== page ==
Latinas House Cleaning

Five Tips For Loft Cleaning

Because it sits at the top of the house, your loft or attic often becomes the recipient of a lot of junk. The stuff you don’t want or need but can’t bear to throw away ends up here.

But cleaning out your loft needn’t be a Herculean task. Read our tips for what to do when your loft’s too full…


Dress for battle. Seriously. Shifting long-forgotten pieces of furniture, boxes and old loft insulation will dredge up industrial levels of dust, fluff, mould and Lord knows what. We suggest wearing an FFP3 grade dust mask, CE marked, available at any hardware store. You may feel slightly overdressed, but your lungs will thank you for it. (Ours were black after a couple of hours’ work.) And put on goggles and gloves while you’re at it. And, of course, take a good torch.


Look out for fauna. Dead more often than not. Wasps, bees, moths, mice, spiders, bats, birds – the animal kingdom loves a life between the eaves. Careful with active wasps’ nests – they don’t need much provocation, but that’s what pest control is for. Also, when we say dead stuff, we don’t mean vintage taxidermy – that’s bonus cash in the attic; if you find that, flog it!

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Beer mat collections, tacky holiday souvenirs, broken vacuum cleaners you’ve been meaning to repair (we found three… don’t ask), videos, trampolines and other well-intentioned NY resolutions/regimes that we didn’t follow through… Hey, we’ve all accumulated stuff/clutter*.

The trick is to know what to hang on to and what to let go. Of course, it’s not for anyone to tell you what to keep or not. Based on personal experience, we’d say be honest with yourself. Yes, you may protest, ‘Oh, but I need that!’ But if you really need it, what’s it doing in the loft you visit once in a blue moon?


An attic clearance can be a sentimental journey, full of nostalgia and wistful reminiscing (‘So that’s where my favourite doodah went’). And while it’s easy to clear stuff you don’t want (ie things you’ve no emotional connection with), it can be difficult to part with the things you’re attached to. We’re talking furniture from previous homes that doesn’t quite work in the new place, stuff the kids made, letters, photos, heirlooms.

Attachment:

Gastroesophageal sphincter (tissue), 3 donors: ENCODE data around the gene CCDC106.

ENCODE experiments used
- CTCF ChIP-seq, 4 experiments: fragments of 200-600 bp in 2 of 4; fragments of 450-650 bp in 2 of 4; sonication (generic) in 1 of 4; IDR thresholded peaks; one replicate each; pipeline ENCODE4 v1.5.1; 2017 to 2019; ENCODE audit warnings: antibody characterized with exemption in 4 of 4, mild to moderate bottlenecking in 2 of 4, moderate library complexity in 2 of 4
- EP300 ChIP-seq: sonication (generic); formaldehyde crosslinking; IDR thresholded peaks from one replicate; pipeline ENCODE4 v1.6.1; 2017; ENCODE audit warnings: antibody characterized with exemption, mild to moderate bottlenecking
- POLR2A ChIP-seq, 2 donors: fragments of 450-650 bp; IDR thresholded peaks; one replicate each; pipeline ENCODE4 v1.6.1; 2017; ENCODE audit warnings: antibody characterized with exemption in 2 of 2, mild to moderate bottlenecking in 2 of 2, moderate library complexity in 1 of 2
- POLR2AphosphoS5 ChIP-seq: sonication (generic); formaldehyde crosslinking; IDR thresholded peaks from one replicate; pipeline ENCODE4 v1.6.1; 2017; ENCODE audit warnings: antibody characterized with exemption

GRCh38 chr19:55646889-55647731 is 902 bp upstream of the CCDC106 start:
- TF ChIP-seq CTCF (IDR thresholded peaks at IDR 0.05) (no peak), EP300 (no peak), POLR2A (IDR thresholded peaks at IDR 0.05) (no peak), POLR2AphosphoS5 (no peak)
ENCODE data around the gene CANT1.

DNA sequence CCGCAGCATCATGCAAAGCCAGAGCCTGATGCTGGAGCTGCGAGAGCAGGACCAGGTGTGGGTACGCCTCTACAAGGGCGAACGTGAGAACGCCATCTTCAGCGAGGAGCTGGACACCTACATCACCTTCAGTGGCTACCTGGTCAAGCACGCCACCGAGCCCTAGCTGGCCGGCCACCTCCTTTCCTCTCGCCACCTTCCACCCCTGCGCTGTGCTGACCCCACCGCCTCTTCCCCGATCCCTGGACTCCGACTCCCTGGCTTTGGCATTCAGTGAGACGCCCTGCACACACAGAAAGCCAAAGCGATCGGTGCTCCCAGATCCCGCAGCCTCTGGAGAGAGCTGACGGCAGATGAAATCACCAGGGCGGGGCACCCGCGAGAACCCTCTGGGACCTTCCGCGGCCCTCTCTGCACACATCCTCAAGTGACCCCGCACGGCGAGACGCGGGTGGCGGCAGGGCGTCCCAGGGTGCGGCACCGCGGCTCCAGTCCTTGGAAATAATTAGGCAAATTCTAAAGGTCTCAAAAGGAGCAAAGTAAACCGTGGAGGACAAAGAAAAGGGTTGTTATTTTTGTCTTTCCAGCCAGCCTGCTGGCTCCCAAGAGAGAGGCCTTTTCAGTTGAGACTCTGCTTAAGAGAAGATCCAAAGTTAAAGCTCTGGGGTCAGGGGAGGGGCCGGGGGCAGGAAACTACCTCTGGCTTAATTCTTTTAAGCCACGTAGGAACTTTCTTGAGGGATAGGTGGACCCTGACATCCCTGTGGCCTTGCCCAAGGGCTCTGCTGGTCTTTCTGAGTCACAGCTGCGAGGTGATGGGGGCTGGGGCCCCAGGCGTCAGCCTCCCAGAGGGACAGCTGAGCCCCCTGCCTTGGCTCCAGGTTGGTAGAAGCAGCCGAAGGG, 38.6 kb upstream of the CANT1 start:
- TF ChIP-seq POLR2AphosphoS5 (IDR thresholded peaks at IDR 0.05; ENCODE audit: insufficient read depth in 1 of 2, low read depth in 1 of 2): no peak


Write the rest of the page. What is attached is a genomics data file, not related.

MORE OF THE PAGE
To clarify your judgment, try asking yourself: Do I use it? Would I save it in a fire? Would I buy it now? Have on hand boxes/black bags marked Chuck, Charity and Keep. Why not pass on the stuff you don’t like to someone who might actually use or enjoy it? Try Freecycle (opens In new tab) or ebay (open in new tab. Be grateful for the things that served you, then move on. If you are keeping it, organise it. Use transparent boxes and label.


Are we talking a dozen bin bags? Or 30 plus? Would a skip be in order? Perhaps you could share one with a neighbour? (Double the fun!) Try to quantify how much stuff you need to clear. Many skip hire websites help you visualise the space needed by asking how many bin bags you think you will fill. If you need to park your skip on the road, you may have to get a permit. And if you’re traipsing stuff in and out of your home, line halls and floors with cardboard to protect them from scuffing.

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